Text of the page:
By Bruce Anderson, MSW
In 1986, I changed my life. Didn’t need to, wasn’t desperate, had nothing to run away from. My life in Denver was pretty great. Nonetheless, NYC called to me. Had an MSW from Denver University and about five years of practice under my belt. No job awaited me in NYC. Nor did I have an apartment. Nor a boyfriend! Just good friends back there who encouraged me to follow this dream. Not without significance, I’d also navigated a divorce with a woman from undergrad school and (due more to their mindfulness than my own), had left family and friends basically intact after coming out to them all.
Work in Denver had been in the disabilities community, that connection coming from growing up on a farm in Nebraska with a neighbor child who had Down’s Syndrome. Colorado and Nebraska family and friends expressed shock regarding my choice of going to NYC and, it being the mid-80’s, worried that New York was a dangerous place for a “boy” like me to move. HIV testing was still an iffy proposition, and I’d left Denver not knowing my status. Only a couple of friends there had passed.
In NYC, however, the AIDS crisis was in full swing, and I landed a very interesting job at one of our city’s AIDS Service Organizations. Pre-internet and social media, my lifeline to friends and close family relied mostly on the phone to be in touch with me back then. All had questions/concerns about my life and happiness, and all were of course interested in the AIDS epidemic here and my work at GMHC. None, however, asked about my own health and wellness. These were my nearest and dearest, including many trained professionals. And yet, and for whatever reasons, nobody worried openly and directly that I could become ill, be ill, or worse.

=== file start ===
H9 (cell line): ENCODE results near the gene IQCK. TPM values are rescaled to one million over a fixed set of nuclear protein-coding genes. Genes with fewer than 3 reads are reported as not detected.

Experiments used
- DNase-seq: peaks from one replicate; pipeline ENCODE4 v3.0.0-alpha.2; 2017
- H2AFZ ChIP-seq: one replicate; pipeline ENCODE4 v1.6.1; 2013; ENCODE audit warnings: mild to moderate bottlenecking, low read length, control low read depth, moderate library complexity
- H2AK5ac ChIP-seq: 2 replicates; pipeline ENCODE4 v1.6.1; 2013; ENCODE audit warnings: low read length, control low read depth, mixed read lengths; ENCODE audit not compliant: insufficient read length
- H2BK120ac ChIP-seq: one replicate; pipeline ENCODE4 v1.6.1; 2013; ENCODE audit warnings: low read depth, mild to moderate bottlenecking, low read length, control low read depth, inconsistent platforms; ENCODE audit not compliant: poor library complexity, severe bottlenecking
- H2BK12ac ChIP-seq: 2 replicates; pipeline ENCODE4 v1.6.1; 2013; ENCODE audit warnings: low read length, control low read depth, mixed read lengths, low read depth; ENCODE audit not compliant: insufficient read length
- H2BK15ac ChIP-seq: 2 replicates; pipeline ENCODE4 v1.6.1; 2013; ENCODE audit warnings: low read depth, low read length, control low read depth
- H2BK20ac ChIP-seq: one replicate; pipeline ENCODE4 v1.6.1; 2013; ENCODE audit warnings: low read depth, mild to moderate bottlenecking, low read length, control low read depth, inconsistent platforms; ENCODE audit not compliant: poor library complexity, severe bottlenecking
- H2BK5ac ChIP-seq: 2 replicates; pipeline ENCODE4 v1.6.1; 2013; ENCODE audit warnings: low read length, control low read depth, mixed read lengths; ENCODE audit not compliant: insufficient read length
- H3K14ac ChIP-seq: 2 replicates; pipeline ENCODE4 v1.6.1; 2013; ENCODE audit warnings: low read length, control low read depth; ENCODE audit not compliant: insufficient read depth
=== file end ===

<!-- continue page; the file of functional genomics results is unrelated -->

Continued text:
Spring of 2020 is quite different. We’re all 35 years older and so maybe life seems more precious to my cohort. What I’m curious about though, is that I now get daily texts, emails, and even old-fashioned phone calls about my personal wellbeing and health. Am I okay? Am I being safe? Of course, these expressions are precious to me and greatly appreciated. But, they also prompt inquiry: why now, and not back then? My risks then were equally great, and I probably felt more precarious with my health than now. AIDS was lurking. I don’t know what personal and immediate concerns other men in the city received from back home, but mine were negligible. Distant siblings, relatives, and dear friends are certainly worried about us here and more importantly, about my personal vulnerabilities. But I wonder: why does being a New Yorker elicit more concern and support in 2020 than being a gay New Yorker meant back then? And would AIDS, in and by itself, prompt a different response now? Maybe it only matters that we continue to practice what used to called “safer sex” and we now call “social distancing.”
Former President, The Gay, Lesbian, Bisexual & Transgender Community Center, NYC.